The third scenario is that coercion might prove inadequate to quell discontent if the opposition resorts to violence and the armed forces are too weak to respond. Armies that lose wars or experience battlefield humiliation are prone to such weaknesses. The Russian army is currently involved in two wars—in Ukraine and in Syria. Additional incursions, in the Baltic States or in Central Asia, may also be in the offing, as Putin tries to sow disarray within NATO and protect Russia from the Islamic State (also known as ISIS). Despite Russia’s formidable advantages, the Russian war against Ukraine has ended, thus far, in the annexation of two economically destitute regions, Crimea and the eastern Donbas, with little hope of rapid recovery. More important, Moscow’s New Russia project, which aimed at annexing all of Ukraine’s southeast, has failed. In sum, despite several tactical victories, the Russian armed forces have suffered defeat.
Victory in Syria appears equally distant, even as the prospect of additional involvement grows. Sooner or later, Russia’s humiliated and defeated soldiers and mercenaries will come home, and their anger is likely to be directed against the regime that sent them into losing fights. Domestic police and armed forces are unlikely to crack down on discontent soldiers. Complicating matters is the growing likelihood of renewed terrorism in Russia. Chechnya could easily blow up if Kadyrov is replaced in a local palace coup or assassinated by the Russian secret service, which reputedly detests him. Much of the north Caucasus is already in a state of half-open rebellion. Russia’s Syrian adventure and its open alliance against Sunnis may not only exacerbate tensions with Russia’s Sunni population, but also provoke ISIS to engage in terror in Russia proper.
How likely is it that armed forces might prove inadequate to quell discontent? The First Chechen War of 1994–96 demonstrates that the Russian armed forces can be defeated. The Ukrainian War demonstrates that the Russian army and mercenaries can be held at bay by a significantly weaker force. The series of terrorist actions that befell Russia in the early years of Putin’s rule show that Russia is vulnerable to violent assaults. It is impossible to say just when anti-regime violence might break out, but the likelihood that it will grows as the political–economic system decays, and as mass disturbances and elite discontent rise.
AFTER THE STORM
Russia is on the edge of a perfect storm, as destabilizing forces converge. Under conditions such as these, mass disturbances are highly probable. Revolutions, palace coups, and violence will be increasingly likely. The result could be the collapse of the regime or the break-up of the state. Whatever the scenario, Putin is unlikely to survive.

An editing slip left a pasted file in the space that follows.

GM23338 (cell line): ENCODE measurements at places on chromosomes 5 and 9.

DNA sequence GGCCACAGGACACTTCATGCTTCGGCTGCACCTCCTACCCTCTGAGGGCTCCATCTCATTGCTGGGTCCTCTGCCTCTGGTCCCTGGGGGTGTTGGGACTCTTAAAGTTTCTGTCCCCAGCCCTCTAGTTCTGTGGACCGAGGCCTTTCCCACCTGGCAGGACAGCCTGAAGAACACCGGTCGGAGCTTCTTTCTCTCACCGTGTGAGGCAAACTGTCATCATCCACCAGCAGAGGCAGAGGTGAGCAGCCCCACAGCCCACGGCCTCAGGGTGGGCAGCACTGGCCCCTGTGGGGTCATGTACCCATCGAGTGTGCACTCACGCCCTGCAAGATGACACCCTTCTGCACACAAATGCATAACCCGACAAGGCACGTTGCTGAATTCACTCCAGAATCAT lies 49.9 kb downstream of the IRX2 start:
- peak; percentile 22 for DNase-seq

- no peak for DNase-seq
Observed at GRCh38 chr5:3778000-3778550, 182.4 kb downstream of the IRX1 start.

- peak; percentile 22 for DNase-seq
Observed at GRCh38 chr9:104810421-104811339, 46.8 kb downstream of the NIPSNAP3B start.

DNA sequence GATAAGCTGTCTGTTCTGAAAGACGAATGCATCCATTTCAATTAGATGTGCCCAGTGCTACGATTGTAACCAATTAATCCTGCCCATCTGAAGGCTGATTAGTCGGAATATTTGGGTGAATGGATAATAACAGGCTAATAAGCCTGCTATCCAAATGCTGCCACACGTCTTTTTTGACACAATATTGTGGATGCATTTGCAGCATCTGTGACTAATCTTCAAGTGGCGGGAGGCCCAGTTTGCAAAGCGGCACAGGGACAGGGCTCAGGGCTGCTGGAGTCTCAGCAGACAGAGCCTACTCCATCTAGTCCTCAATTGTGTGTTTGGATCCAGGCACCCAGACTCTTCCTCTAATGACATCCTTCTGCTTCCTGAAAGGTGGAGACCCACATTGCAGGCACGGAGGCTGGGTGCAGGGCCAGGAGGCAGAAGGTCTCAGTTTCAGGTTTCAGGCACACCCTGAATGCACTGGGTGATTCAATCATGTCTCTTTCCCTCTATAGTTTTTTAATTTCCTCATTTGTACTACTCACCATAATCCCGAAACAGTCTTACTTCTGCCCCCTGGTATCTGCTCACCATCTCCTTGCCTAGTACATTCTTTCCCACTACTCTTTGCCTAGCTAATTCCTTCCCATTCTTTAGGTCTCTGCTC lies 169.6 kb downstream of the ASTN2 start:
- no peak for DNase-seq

What should the West and Russia’s neighbors do? They cannot stop Putin and they cannot prevent Russia’s disintegration, just as they could not prevent the USSR’s disintegration. The best option is containing the damage that results from mass instability. In particular, they will have to worry about mass refugee flows, the spillover of violence, and the problem of loose nukes. The non-Russian states will be able to deal with the first two issues only by strengthening their own state borders, armies, police forces, and administrative apparatuses. The West must view them (Belarus, Ukraine, and Kazakhstan, in particular) as allies or client states whose stability and security are vital to the stability and security of the West. After that, the West should support a stable pro-Western democracy in what remains of post-Putin Russia. Western policymakers will be tempted to support the Russian armed forces, especially after mass instability breaks out. That would be counterproductive: In a lost cause, supporting the forces of coercion will only prolong the fighting, bloodshed, and instability and thereby increase the likelihood that loose nukes will fall into the wrong hands.
Sooner or later, Russia’s time of troubles will end. After the dust settles, a smaller and weaker Russia and a host of newly independent non-Russian regions-turned-states might make for a more stable world, at least inasmuch as Putin’s Russia, which has become a major threat to world peace, will have disappeared and rump Russia may finally abandon the imperial aspirations that enabled Putin to come to power.
Whatever the outcome, the best immediate guarantee of stability and security in the post-Putin, post-Soviet space will be Russia’s current non-Russian neighbors, in particular, Ukraine, Kazakhstan, and Belarus. If they are strong, much of the damage will be contained. If they become weak, the damage will spread to the West. The best time to strengthen them is now—before the deluge.
By Alexander J. Motyl. Lights Out for the Putin Regime / Foreign Affairs 27.01.2016